Charlotte Rains Dixon  

Mindset of the Wealthy Writer

Money_cash_coins_261247_lI was going to write about plotting versus pantsing this morning, but then the idea for this post grabbed hold of me and wouldn't let go.  So here we are….(and look for the other post later this week).

Let me be clear at the outset.  I'm not wealthy, at least as far as finances go.  But I am ridiculously wealthy as far as all the other important things in life go.  I've got wonderful friends and family, a house to live in, a car that always starts (knock on wood), access to health care, both traditional and alternative, food in my belly on a regular basis, and more.  That more being two main things: I get to be a creative writer every day of my life and I enjoy freedom and independence.

Yeah, some days I'd like to earn a bit more money.  But if its for me in this life to enjoy wealth in other arenas of my life, so be it.  I know there are many others who don't share my blessings.   Here's the deal, I only enjoy my freedom and independence when I'm actively and energetically writing as regularly as possible.

And so, for me (and I suspect for many others), everything else follows from that one activity, writing.  When we're writing we're wealthy.  When we're not, we're poor.

I like this way of looking at wealth, I realize, because it puts the emphasis where it belongs, on the process rather than the product.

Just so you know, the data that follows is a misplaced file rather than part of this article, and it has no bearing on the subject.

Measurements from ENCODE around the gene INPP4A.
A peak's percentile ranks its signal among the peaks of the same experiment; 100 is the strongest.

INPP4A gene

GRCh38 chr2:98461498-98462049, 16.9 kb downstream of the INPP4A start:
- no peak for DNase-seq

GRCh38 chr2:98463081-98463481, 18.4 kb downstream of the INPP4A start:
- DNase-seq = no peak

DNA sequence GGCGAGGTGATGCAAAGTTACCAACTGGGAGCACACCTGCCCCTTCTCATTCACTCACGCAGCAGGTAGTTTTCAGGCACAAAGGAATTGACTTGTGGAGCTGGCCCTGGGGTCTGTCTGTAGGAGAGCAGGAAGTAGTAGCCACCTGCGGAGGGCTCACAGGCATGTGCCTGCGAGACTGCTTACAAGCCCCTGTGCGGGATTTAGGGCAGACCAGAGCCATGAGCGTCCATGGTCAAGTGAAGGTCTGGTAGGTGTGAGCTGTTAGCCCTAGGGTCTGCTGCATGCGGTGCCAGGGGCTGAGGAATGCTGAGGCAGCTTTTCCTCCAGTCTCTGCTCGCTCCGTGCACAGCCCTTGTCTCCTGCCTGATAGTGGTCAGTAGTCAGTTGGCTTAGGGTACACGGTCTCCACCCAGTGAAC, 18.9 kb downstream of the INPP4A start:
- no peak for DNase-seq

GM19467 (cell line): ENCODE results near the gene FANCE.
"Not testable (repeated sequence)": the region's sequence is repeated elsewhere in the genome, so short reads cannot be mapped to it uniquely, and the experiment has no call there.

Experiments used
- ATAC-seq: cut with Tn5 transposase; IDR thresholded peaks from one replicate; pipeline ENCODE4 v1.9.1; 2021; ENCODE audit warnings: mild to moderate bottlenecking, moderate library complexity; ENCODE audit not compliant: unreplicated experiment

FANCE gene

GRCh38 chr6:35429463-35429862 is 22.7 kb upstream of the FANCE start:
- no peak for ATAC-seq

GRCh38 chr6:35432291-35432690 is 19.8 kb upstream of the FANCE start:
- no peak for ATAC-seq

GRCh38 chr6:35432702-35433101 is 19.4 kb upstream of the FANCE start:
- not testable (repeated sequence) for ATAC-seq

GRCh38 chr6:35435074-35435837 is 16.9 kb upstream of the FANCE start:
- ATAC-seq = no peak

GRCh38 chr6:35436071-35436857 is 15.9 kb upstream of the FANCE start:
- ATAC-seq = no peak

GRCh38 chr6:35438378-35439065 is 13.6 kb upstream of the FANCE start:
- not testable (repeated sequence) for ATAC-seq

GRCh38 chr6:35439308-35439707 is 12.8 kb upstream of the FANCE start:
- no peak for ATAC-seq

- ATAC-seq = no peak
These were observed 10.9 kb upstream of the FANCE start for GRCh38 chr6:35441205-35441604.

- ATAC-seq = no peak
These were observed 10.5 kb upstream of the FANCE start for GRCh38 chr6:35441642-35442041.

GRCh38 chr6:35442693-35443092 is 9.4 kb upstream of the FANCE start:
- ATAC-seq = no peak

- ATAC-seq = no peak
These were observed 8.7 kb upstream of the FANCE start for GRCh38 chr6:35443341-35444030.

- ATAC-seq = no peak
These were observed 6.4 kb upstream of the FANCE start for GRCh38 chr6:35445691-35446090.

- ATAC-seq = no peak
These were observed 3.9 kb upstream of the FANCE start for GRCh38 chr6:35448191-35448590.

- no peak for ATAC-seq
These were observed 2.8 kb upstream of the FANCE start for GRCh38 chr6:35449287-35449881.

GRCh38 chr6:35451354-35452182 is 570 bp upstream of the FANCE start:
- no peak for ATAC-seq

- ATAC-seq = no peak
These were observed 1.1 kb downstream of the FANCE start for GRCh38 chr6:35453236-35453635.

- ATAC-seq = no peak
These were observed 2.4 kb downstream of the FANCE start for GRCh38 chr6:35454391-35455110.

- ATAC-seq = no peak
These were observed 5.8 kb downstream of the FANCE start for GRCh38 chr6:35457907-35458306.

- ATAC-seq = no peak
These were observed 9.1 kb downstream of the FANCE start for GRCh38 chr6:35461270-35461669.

Are you following me?  Am I making sense?

If all of this does indeed describe the wealthy writer, then it makes sense that the mindset of the wealthy writer is one that enables him or her to write regularly and with ease.  And who knows, that just might lead to financial wealth some day down the road, too.  (It could happen.  And by keeping your mind on the process, it will be more likely to happen.  Because you will be working to master your craft, not focusing on the end result.)

So here are some ideas on maintaining that mindset, in no particular order:

1.  Expect big things.  Decide that its going to happen and maintain that expectation.  Instead of moaning and groaning about how hard it is to find time to write, tell yourself that it's easy.  And while you're at it, remind yourself that when you do make it to the page, you'll write with grace and ease.

2. Trust, that the above will happen.  Writing involves huge buckets of trust.  It just does.  Trust that the words will continue to come.  Trust that is you have a bad writing session, the next one will be good.  Trust that your story will come together in shining glory.

3.  Be grateful.  Thank the lord or whomever you prefer every damn day that you get to be a writer.  It's the best job in the world, even if you're only practicing it a few minutes a day.

4.  Banish negative thoughts.  Yeah, I sound like Pollyanna.  So what?  Negative thoughts are creativity killers, period, and it takes discipline and diligence to pay attention to them and turn them around.  It is especially difficult after a lousy writing session like the one I had earlier this morning.  But do it anyway.  Nobody said writing was going to be easy.

5.  Give it all up and get it all back.  That's one of my favorite sayings, from Alan Cohen, and it's true.  You find yourself in a ball of worry–about where the next check is coming from, about where the next words for your WIP are coming from, about everything.  Give it up.  Release it.  And see what happens.  Just do it.  When you really, truly release your worries, magic happens.

6.  Words in, words out.  I swear to God this is true for me.  When I'm disgorging words onto the page, it is as if I need to inhale tons of them inside me.  The more I read, the more I write.  And the better I write, because as I read I'm learning the tropes of writing.  This is true for wherever you are along the writing road.